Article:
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Discussion in 'Philadelphia Eagles' started by kissthefuture, Sep 16, 2008.
Is that supposed to be reassuring? Kolb is ska-rewed!
I was switching channels the other day and I saw Rodney Peete (with his wife Holly) on the Tavis Smiley show... Rodney ballooned-up, WOW.
His face also looked very aged (probably from loads of processed "foods"). Turns out, he just turned 44 in March but he looked at least 50. He was unrecognizable; I was truly shocked although I probably shouldn't have been (I mean, look at all the fat blacks in Hollyweird and TV...). What to make of this? I doubt Drew Brees or Tom Brady will be heavy at 44.
Edited by: Deadlift
Here is Walterfootballs take on McNabb being number 100 on the best players list.
100. Donovan McNabb: Rush Limbaugh is turning in his grave
right now. If this were a 2006 list, Donovan McNabb would definitely
deserve a spot in the top 100. But right now? I wouldn't place McNabb in
the top 300. He's a fat, pompous, lazy, washed-up quarterback who
doesn't deserve to start ever again. There's a reason the Eagles
jettisoned him last year, as the Redskins quickly found out.
Rush Limbaugh is surely interested to know that he's deceased and "turning in his grave."
The always bitter McNabb rips into Mike Shanahan and Tim Tebow. They were discussing his comments on the NFL Network the other day, and Brian Billick had to preface his critical comments by first noting how "classy" McNabb is, much like announcers and coaches feel compelled to inform us what "nice young men" black players are after they've been arrested.
McNabb is "classy" compared to most of the blacks in the NFL, but Billick and no one else would be telling us how classy a White player is after he repeatedly blames everyone in sight for his failings.
Hot-and-bothered McNabb rips Redskins, Tebow
By Marc Sessler
It's been a banner week for Donovan McNabb.
On Thursday, the unemployed quarterback told ESPN's "First Take" that his former team, the Redskins, were bound to destroy Robert Griffin III, the Baylor quarterback they're expected to select with the No. 2 pick in April's draft. A cranky McNabb left no stones unturned in unpacking for us why Mike Shanahan is less of a genius and more of a quarterback killer, running an offense that will only temper RG3's wild gifts.
One day later, McNabb reappeared on the show to unleash a heat-seeking diatribe against Tim Tebow.
McNabb urged the newest member of the Jets to tone down his recent spree of feel-good tweets and focus on football. (Tebow's issued a grand total of eight tweets since being traded from the Broncos to the Jets, an output that probably took all of 280 seconds.)
"There's no need to keep trying to have the fans behind you," McNabb said, taking exception to ESPN's Skip Bayless suggesting Tebow is "the most unfairly, over-criticized quarterback" in NFL history.
"Negative -- I am, I am," McNabb responded. "Nobody has been criticized as much as I have."
Total hammer over the head.
Yes: McNabb endured rough treatment out of the gate, booed heartily by Eagles fans after Philly snatched him up with the second overall pick in the 1999 draft. Despite his 92-49-1 mark as a starter, McNabb too often received the treatment of a quarterback with an opposite track record. It doesn't help that he fell short in key moments and failed to deliver a Super Bowl victory in Philadelphia despite six playoff appearances in 11 seasons. Hot and cold, always.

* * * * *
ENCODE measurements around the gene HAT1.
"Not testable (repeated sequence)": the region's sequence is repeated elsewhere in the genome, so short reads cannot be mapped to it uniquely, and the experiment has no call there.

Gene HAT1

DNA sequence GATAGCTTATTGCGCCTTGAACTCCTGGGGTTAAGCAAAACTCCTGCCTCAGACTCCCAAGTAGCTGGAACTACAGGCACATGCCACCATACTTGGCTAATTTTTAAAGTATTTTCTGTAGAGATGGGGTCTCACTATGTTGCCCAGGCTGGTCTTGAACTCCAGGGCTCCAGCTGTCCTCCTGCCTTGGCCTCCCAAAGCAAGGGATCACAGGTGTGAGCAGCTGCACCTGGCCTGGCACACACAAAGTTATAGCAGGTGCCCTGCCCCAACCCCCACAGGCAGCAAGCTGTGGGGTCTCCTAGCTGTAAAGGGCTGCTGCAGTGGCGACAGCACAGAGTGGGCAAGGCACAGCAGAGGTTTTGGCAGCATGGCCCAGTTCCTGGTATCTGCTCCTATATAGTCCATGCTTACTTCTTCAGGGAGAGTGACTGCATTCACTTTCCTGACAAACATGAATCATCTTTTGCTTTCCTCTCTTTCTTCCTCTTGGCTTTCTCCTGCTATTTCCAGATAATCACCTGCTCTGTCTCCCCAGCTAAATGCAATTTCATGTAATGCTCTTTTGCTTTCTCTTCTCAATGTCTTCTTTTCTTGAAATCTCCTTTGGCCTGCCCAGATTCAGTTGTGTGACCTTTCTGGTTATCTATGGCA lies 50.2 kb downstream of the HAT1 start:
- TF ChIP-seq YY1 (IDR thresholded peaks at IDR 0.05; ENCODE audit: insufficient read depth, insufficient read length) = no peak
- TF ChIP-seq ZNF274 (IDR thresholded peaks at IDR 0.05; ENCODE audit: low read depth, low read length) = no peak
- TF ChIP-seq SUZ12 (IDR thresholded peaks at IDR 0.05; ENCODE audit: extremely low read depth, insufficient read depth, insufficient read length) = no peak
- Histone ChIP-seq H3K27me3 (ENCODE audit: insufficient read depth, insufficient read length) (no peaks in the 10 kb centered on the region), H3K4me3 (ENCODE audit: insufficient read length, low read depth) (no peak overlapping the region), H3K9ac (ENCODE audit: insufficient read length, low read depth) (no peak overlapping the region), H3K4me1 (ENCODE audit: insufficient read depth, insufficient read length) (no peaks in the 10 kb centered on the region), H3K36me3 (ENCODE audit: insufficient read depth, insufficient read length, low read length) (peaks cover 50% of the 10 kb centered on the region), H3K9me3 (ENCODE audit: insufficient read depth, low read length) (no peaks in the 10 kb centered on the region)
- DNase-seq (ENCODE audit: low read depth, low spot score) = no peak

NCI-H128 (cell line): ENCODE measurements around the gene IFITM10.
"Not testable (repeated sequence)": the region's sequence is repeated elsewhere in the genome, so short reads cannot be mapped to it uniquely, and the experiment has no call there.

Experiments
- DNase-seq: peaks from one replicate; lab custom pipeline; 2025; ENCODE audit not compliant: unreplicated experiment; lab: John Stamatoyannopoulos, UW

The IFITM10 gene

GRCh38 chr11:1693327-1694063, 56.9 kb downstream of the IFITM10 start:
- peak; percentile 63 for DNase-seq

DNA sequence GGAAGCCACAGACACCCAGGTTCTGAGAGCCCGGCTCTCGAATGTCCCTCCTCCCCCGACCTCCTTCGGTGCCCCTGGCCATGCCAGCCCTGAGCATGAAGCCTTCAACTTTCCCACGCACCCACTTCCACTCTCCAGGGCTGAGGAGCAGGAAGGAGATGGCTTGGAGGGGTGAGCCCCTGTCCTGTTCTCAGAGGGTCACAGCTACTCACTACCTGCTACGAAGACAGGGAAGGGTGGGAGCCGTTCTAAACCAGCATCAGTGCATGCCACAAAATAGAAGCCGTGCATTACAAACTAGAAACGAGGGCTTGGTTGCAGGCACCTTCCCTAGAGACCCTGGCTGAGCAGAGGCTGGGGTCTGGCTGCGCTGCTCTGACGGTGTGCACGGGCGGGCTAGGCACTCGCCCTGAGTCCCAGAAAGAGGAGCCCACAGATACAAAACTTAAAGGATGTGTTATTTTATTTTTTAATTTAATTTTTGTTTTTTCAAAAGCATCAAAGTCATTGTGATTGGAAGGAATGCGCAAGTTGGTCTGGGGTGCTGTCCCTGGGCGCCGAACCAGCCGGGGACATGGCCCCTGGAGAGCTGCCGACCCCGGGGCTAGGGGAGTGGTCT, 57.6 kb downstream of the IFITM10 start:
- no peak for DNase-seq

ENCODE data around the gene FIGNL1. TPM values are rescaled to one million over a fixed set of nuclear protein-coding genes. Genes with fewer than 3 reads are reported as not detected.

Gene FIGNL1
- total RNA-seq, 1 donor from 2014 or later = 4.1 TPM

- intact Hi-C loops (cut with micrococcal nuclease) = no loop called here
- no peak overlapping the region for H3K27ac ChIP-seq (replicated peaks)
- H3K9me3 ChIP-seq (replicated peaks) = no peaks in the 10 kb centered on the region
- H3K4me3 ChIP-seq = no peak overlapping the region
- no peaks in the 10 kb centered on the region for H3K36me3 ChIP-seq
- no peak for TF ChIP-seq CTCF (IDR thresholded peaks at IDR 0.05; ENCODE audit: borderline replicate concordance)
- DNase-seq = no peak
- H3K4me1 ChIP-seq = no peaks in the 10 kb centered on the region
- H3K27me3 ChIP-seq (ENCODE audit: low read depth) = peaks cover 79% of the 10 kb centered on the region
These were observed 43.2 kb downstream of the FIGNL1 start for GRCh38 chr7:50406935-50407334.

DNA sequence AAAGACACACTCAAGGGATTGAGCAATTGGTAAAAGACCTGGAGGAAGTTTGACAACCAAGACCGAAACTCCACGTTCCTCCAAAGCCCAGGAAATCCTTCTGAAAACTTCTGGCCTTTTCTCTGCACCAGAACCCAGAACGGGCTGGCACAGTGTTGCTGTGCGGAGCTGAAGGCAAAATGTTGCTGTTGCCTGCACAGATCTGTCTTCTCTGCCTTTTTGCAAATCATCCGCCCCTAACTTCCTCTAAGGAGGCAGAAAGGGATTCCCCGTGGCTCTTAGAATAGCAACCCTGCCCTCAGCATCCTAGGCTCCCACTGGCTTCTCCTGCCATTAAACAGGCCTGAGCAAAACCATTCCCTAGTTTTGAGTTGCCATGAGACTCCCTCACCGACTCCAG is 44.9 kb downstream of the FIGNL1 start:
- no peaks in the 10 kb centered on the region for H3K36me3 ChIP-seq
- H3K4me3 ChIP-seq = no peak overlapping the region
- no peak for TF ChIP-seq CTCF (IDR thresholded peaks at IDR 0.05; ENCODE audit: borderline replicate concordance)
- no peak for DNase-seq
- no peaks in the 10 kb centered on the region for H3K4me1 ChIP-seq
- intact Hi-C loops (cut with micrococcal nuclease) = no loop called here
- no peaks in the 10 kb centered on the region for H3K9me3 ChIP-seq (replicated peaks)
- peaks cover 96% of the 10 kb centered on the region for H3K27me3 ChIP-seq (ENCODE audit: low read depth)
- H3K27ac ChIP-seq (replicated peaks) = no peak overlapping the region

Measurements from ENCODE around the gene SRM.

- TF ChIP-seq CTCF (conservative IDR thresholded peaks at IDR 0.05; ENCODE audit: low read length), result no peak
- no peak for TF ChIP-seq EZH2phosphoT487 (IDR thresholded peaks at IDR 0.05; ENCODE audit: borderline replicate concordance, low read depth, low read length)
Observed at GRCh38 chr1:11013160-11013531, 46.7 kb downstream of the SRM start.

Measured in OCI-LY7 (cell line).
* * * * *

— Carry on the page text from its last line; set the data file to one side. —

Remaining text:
Donovan's career -- if truly over -- has trailed off on an angry note. Bitter at the Redskins, pushed out of the picture in Minnesota, always at odds with Philly. For a man who often handled steady criticism with class, this new "Angry McNabb" is a turn in the wrong direction.
McNabb is the ultimate black a-hole. He's been crying racism for years now and the truth is he was never that good to begin with. He thinks just because he can speak English a bit better than the average brutha in the league that he has even more special privileges.
McNabb's biggest critics have always been other blacks, often times accusing him of not being black enough. I guess if you come from a two-parent, middle class home, go to school, become somebody and not get into any trouble, that's the treatment you get from your own people.
In that regard, McNabb is an exception to the rule, an outlier, both as a black man and an NFL player. Maybe this new "angry McNabb" is by design to win over the black folk and undo his Uncle Tom image. Or better yet, with his NFL career now over, we're seeing the real McNabb, who's no different than his fellow brothas. I suspect it might a little bit of both.
I agree completely.
Black athletes in the 1950s and '60s were often well-spoken and modest. But that began changing in the late '60s as militant "black pride" became the rage, and as LBJ's Great Society methodically destroyed the black family unit, replacing the role of the male father/provider -- which wasn't all that strong to begin with -- with that of the government.
Yes I suspect he had no real friends on any of the teams he played for, more like co workers at work that only meet up Monday to Friday. Really somebody like him is a man without a country, so the sniping with the street vermin like TO and others was inevitable when those teams stopped winning. But this bitterness with Shannon is probably a mix of that and his ego being an ego of a diva. http://espn.go.com/video/clip?id=7750946 Ps McNabb will be a great pitchman for Slimfast in a few years...:becky:
Absolutely. Something many posters on this Forum don't grasp is that things were very different 50-60 years ago. One, white players weren't shut out then. Two, black athletes were as Don says, modest and well-spoken, Ollie Matson and Joe Perry for example.
It sure changed from 1965 on. White players bought into the changes as well. With Joe Namath leading the way, they became "free spirits," an attitude that got them media praise.